Elizabeth Drew: “A Victory Over Suppression?”
Despite their considerable efforts the Republicans were not able to buy or steal the election after all. Their defeat was of almost Biblical nature. The people, Democratic supporters of the president, whose votes they had plotted, schemed, and maneuvered — unto nearly the very last minute — to deny rose up and said they wouldn’t have it. If they had to stand in line well into the night to cast their vote they did it. The lines were the symbol of the 2012 election—at once awe-inspiring and enraging.
Andre E. Johnson: “Conservative Ideology and Theology at the Crossroads”
Conservative ideology and its kissing cousin, conservative theology has always been about maintaining the status quo; clogging up progress, grinding the forces of change. While both of these conservative groups, in an ideal world, have an opportunity to reshape and reconfigure their theological thought processes, chances are that they will not take advantage of the opportunity. Many will just double down on a more conservative interpretation of their own opportunistic shifting theology and in the process add to the growing number of dissatisfied former Christians looking for something relevant in their lives.
Paul Brandeis Raushenbush: “Election 2012: A New Day for Religion in America”
Christians cannot insist on a place at the center, but must move to being part of a wider circle of fellowship. We can recognize that our country has a wonderful heritage of Christianity, without subtly intimating that non-Christians occupy a place of second class citizenry. The most Christian act would be to love our neighbors of other faiths and no faith as equal partners who in our nation’s spiritual tapestry. [Tuesday’s] victory of the first Hindu to the US congress and the first Buddhist to the Senate only underscores the increasing and welcomed religious diversity in America.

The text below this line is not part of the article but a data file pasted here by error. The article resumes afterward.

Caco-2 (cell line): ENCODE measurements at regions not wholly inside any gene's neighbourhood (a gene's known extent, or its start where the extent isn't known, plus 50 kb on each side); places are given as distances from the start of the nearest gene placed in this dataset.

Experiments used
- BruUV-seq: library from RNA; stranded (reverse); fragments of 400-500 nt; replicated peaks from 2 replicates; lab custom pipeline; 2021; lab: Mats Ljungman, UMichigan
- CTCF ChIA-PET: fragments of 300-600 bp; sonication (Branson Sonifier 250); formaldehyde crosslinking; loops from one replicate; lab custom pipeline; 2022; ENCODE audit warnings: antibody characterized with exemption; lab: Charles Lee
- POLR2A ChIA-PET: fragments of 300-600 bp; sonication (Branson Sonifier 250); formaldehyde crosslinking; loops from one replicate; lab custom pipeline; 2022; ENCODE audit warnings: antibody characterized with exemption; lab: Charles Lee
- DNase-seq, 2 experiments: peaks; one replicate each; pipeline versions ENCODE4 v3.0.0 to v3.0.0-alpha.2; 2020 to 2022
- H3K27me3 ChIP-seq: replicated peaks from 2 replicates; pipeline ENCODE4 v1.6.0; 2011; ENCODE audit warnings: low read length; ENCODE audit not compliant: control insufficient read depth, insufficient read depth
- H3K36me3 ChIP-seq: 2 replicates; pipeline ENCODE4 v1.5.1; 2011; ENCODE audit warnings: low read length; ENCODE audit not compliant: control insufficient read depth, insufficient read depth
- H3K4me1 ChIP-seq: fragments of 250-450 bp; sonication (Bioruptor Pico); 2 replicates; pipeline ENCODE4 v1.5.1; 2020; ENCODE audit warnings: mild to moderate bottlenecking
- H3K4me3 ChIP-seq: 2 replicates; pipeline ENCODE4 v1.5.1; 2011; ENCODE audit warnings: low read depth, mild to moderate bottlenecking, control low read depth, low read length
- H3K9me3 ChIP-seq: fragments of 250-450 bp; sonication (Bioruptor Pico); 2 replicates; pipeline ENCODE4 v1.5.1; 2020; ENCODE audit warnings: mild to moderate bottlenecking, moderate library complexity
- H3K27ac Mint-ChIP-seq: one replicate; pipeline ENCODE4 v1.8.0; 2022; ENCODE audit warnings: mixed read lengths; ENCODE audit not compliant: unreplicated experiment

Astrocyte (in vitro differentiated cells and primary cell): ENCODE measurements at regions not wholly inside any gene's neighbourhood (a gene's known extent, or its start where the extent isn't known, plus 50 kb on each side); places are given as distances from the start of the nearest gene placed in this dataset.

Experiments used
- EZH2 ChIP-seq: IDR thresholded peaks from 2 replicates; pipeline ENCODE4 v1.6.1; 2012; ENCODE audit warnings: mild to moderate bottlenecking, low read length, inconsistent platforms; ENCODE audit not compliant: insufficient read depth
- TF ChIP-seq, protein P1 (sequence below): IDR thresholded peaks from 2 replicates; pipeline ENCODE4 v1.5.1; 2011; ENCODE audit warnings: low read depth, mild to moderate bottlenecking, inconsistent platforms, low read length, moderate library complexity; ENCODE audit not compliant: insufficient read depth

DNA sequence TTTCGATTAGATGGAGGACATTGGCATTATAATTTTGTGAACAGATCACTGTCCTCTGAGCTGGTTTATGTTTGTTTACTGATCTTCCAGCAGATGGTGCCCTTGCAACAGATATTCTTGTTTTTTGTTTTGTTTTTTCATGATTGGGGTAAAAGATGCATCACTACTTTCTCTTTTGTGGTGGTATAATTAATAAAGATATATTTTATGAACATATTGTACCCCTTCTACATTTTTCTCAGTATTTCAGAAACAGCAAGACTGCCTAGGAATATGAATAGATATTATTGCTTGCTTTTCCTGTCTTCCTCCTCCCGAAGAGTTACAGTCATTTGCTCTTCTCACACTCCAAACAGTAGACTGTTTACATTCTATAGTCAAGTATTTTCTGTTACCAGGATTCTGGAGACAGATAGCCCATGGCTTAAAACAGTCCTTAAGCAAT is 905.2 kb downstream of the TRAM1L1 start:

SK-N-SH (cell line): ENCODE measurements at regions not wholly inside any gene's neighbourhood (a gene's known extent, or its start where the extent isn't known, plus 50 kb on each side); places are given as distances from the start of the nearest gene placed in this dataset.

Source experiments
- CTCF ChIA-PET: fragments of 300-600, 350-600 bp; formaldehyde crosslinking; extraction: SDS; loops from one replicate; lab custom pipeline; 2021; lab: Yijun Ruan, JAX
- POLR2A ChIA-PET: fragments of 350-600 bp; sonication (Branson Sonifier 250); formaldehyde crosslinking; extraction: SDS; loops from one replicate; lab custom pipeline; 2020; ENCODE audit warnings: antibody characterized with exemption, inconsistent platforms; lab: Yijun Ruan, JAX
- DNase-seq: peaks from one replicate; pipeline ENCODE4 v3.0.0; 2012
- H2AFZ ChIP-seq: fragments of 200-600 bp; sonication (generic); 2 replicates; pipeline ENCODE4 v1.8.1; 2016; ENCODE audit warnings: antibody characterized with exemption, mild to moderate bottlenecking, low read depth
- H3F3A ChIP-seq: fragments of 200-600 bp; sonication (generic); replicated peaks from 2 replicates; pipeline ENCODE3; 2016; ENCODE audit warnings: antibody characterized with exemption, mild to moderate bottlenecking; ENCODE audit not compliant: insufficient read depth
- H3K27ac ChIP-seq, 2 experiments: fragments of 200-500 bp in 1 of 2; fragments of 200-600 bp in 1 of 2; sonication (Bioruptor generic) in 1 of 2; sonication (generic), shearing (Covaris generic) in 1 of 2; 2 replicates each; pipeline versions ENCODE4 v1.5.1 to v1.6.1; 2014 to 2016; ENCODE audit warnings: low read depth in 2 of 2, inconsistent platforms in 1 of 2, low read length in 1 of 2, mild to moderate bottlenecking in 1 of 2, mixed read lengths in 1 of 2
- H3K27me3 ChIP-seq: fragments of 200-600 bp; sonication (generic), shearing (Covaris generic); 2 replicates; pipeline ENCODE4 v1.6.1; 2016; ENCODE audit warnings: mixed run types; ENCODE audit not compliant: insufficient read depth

The new religious vision for America insists on equal worth within our religious diversity. We reject the denigration of Muslims and distrust of people who have no religion. Part of religious diversity is acknowledging that we will disagree on matters of theology but that we can agree on matters of respect, and mutual commitment.
James W. McCarty III: “We Are Each Other’s Keepers: The Political Theology of Barack Obama”
Importantly, this story contains the first mention of the word “sin” in the Jewish or Christian scriptures. In what may be a surprise to some Christians, the word “sin” is not used in reference to Adam and Eve violating God’s command not to eat the fruit of a certain tree. Rather, “sin” does not enter the story of humanity until human beings hurting each other (and, as Obama points out, especially the “least of these”). Barack Obama recognizes this and infers that not to “keep” each other is to commit sin, a view that many of his opponents reject, especially in the political sphere. They describe such a stance to be paternalistic or a dictatorial and socialistic intrusion upon the liberty of individuals. Their vision of sin is one of private acts that offend God and not as public acts that injure others and the common good. Obama has consistently pushed against this theological vision with one of human interdependence.